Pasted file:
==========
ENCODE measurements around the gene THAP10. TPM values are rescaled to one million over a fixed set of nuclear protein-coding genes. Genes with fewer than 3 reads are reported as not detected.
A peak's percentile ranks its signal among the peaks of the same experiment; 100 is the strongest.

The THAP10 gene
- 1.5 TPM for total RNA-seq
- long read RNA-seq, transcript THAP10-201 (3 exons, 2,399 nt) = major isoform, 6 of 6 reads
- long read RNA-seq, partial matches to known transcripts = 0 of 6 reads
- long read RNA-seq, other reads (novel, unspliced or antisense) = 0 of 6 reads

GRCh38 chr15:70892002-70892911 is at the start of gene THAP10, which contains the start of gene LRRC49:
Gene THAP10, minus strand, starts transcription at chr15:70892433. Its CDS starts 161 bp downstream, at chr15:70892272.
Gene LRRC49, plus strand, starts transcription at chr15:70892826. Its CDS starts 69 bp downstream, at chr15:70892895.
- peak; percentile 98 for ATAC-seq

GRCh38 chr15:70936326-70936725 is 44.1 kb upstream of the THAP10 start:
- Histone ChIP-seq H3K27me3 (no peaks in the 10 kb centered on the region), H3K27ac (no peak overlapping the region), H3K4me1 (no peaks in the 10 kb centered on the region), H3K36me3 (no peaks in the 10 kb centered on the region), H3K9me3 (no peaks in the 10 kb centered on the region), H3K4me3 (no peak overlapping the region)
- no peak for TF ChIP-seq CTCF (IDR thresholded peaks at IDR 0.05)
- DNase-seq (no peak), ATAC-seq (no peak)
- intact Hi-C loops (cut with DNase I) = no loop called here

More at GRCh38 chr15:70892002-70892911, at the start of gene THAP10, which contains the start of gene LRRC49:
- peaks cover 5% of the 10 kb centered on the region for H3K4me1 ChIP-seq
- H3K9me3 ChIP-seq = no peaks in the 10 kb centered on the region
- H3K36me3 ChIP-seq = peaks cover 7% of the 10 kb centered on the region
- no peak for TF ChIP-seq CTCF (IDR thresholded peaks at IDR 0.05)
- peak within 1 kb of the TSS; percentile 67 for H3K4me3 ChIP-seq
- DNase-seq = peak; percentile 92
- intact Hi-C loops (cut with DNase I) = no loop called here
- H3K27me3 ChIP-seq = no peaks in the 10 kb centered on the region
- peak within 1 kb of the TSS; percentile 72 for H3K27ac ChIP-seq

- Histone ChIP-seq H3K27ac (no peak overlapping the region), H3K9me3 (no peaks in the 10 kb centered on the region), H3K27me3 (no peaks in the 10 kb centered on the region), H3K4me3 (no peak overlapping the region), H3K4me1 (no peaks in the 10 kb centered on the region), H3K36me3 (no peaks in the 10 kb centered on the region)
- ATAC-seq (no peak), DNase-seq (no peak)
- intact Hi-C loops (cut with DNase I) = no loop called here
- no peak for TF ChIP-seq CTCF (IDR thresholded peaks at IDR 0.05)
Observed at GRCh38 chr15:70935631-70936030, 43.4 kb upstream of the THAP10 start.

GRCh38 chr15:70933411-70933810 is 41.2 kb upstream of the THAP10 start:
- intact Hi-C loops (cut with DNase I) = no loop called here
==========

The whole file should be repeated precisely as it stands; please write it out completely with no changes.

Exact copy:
ENCODE measurements around the gene THAP10. TPM values are rescaled to one million over a fixed set of nuclear protein-coding genes. Genes with fewer than 3 reads are reported as not detected.
A peak's percentile ranks its signal among the peaks of the same experiment; 100 is the strongest.

The THAP10 gene
- 1.5 TPM for total RNA-seq
- long read RNA-seq, transcript THAP10-201 (3 exons, 2,399 nt) = major isoform, 6 of 6 reads
- long read RNA-seq, partial matches to known transcripts = 0 of 6 reads
- long read RNA-seq, other reads (novel, unspliced or antisense) = 0 of 6 reads

GRCh38 chr15:70892002-70892911 is at the start of gene THAP10, which contains the start of gene LRRC49:
Gene THAP10, minus strand, starts transcription at chr15:70892433. Its CDS starts 161 bp downstream, at chr15:70892272.
Gene LRRC49, plus strand, starts transcription at chr15:70892826. Its CDS starts 69 bp downstream, at chr15:70892895.
- peak; percentile 98 for ATAC-seq

GRCh38 chr15:70936326-70936725 is 44.1 kb upstream of the THAP10 start:
- Histone ChIP-seq H3K27me3 (no peaks in the 10 kb centered on the region), H3K27ac (no peak overlapping the region), H3K4me1 (no peaks in the 10 kb centered on the region), H3K36me3 (no peaks in the 10 kb centered on the region), H3K9me3 (no peaks in the 10 kb centered on the region), H3K4me3 (no peak overlapping the region)
- no peak for TF ChIP-seq CTCF (IDR thresholded peaks at IDR 0.05)
- DNase-seq (no peak), ATAC-seq (no peak)
- intact Hi-C loops (cut with DNase I) = no loop called here

More at GRCh38 chr15:70892002-70892911, at the start of gene THAP10, which contains the start of gene LRRC49:
- peaks cover 5% of the 10 kb centered on the region for H3K4me1 ChIP-seq
- H3K9me3 ChIP-seq = no peaks in the 10 kb centered on the region
- H3K36me3 ChIP-seq = peaks cover 7% of the 10 kb centered on the region
- no peak for TF ChIP-seq CTCF (IDR thresholded peaks at IDR 0.05)
- peak within 1 kb of the TSS; percentile 67 for H3K4me3 ChIP-seq
- DNase-seq = peak; percentile 92
- intact Hi-C loops (cut with DNase I) = no loop called here
- H3K27me3 ChIP-seq = no peaks in the 10 kb centered on the region
- peak within 1 kb of the TSS; percentile 72 for H3K27ac ChIP-seq

- Histone ChIP-seq H3K27ac (no peak overlapping the region), H3K9me3 (no peaks in the 10 kb centered on the region), H3K27me3 (no peaks in the 10 kb centered on the region), H3K4me3 (no peak overlapping the region), H3K4me1 (no peaks in the 10 kb centered on the region), H3K36me3 (no peaks in the 10 kb centered on the region)
- ATAC-seq (no peak), DNase-seq (no peak)
- intact Hi-C loops (cut with DNase I) = no loop called here
- no peak for TF ChIP-seq CTCF (IDR thresholded peaks at IDR 0.05)
Observed at GRCh38 chr15:70935631-70936030, 43.4 kb upstream of the THAP10 start.

GRCh38 chr15:70933411-70933810 is 41.2 kb upstream of the THAP10 start:
- intact Hi-C loops (cut with DNase I) = no loop called here